Iowa archeology is not as easy as it used to be. There's just too much conservation, said former State Archeology Society Vice President David Carlson.
"I started collecting in the 1960s, when things really got plowed," he said. "In those days the ideal farmer tilled his field black."
The modern practice of leaving so much on the field means fewer arrowheads and spear tips get turned up.
Bill Lilienthal, left, and David Carlson look over some bones Lilienthal found in the Homer area.
"It's good for the environment, but not good for the collectors," he said.
Carlson attended an informal gathering of amateur archeologists and enthusiasts Sunday afternoon at Kennedy Park, put on by Webster County Conservation. Collectors brought trays of artifacts and told a bit about what they were and where they were found.
"We did something like this a long time ago," said naturalist Karen Hansen. "So we figured why not start an archeology series? The idea here is to get more people interested in archeology, show what we have, and get some speakers to come and talk about certain things."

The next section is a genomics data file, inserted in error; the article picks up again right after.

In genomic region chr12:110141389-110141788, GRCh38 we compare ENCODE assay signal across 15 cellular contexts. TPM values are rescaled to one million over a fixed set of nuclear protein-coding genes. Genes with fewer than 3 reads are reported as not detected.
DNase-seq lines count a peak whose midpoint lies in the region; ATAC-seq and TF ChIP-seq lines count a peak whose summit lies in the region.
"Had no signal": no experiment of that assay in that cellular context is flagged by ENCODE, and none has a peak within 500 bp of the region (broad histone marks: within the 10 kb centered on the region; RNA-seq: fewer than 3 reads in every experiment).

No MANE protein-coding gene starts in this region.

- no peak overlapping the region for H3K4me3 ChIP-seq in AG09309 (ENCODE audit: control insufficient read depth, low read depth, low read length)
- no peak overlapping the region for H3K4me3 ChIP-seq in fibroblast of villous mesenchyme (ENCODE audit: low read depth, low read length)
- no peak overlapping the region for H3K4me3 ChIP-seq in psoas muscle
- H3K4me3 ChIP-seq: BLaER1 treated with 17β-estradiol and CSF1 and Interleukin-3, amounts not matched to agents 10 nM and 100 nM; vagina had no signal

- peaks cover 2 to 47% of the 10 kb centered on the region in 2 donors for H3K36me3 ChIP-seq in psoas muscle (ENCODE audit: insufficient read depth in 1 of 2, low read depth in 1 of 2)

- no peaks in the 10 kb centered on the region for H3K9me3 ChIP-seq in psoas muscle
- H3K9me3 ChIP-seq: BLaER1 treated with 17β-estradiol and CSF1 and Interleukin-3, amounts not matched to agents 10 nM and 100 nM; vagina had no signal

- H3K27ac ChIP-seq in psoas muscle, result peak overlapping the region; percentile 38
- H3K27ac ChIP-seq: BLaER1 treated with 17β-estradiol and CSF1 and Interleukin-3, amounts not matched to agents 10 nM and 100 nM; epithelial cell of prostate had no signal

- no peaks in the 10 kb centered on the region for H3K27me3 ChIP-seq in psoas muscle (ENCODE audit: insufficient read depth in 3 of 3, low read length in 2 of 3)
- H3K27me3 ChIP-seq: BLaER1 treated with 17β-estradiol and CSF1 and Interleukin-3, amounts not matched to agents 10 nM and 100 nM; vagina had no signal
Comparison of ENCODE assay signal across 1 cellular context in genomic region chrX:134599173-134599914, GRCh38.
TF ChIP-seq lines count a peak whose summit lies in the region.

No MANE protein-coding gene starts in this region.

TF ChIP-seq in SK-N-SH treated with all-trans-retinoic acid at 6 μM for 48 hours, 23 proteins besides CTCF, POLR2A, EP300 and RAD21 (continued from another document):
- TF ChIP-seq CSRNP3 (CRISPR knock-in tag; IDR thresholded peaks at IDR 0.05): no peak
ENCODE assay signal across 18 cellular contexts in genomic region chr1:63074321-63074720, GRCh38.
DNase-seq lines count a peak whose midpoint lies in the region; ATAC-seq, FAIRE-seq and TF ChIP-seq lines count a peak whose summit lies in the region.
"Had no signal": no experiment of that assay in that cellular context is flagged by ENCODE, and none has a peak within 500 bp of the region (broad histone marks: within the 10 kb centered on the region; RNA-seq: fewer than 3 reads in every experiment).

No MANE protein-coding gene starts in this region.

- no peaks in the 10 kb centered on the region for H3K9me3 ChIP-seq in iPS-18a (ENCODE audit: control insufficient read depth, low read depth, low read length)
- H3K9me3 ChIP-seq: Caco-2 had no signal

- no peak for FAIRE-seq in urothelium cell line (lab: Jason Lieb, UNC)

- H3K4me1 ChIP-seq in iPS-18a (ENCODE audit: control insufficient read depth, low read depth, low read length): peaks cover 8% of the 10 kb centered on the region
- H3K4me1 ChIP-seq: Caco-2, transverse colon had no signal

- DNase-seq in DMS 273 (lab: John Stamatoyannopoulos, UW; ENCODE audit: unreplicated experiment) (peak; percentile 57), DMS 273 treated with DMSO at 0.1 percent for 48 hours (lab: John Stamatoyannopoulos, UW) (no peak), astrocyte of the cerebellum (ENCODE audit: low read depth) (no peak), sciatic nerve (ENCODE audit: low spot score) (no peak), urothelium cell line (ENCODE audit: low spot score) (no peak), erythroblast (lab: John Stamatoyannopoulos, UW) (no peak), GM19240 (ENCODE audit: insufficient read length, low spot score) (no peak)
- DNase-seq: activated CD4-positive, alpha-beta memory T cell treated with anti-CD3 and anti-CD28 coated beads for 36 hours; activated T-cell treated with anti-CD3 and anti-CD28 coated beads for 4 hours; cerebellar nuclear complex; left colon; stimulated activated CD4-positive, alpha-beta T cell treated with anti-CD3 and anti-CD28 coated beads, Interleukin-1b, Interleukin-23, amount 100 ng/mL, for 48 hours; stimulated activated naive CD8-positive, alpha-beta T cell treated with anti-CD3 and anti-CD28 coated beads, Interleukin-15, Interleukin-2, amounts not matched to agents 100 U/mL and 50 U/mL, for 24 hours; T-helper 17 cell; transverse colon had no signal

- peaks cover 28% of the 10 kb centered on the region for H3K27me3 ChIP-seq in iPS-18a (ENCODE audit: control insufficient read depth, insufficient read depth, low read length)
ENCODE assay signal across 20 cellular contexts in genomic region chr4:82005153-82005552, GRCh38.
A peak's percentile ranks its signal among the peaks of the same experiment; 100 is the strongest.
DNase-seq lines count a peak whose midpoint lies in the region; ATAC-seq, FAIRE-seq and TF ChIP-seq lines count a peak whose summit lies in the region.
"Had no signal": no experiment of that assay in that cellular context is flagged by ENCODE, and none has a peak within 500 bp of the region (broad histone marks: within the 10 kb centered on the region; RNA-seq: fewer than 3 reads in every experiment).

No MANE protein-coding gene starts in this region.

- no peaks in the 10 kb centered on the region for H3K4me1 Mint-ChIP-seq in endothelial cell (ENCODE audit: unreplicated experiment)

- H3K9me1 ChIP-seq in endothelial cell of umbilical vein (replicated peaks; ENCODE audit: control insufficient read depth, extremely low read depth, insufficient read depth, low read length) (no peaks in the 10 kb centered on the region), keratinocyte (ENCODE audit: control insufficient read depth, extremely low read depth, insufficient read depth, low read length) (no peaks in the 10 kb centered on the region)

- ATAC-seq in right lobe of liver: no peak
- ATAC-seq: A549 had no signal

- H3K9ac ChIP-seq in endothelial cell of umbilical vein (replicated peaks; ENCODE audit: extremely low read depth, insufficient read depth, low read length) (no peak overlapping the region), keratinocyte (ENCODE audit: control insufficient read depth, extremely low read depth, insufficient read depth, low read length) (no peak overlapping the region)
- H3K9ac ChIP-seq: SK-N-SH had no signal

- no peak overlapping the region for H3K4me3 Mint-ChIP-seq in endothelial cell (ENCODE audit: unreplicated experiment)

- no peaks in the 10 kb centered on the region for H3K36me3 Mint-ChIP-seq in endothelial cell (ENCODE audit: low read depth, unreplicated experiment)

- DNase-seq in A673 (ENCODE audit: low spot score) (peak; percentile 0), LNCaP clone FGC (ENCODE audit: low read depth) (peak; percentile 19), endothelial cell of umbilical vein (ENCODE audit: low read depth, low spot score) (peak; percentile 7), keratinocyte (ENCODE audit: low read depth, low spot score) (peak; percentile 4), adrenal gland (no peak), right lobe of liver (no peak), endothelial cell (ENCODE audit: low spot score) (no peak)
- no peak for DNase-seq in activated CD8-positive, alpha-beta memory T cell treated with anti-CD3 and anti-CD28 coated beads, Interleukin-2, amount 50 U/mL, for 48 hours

Bill Lilienthal brought some bones he found in the Homer area, to see what people would think of them.
He'd thought they might be buffalo bones, and that they looked like they'd been chewed on. But he was told in Iowa City that they were horse bones and those were knife marks, he said.
"Perhaps someone here could examine them and voice their opinions," he said.
Howard Jensen was one of the collectors who brought things in to show. Some of his things "are from site 117, which is my back yard, right here in the city," he said.
He'd also started in the late 60s, when he moved to town and joined a Fort Dodge archeology club.
"It's what you call a sanity hobby," he said.
He pointed out some spear heads which he found while attending his other hobby and replanting hostas outside.
"These are probably 3,000-4,000 years old," he said.
He also had a fragment of a large spear head, with an outline of what the other three fragments would look like. He said it was a ceremonial piece from the Hopewell tribe.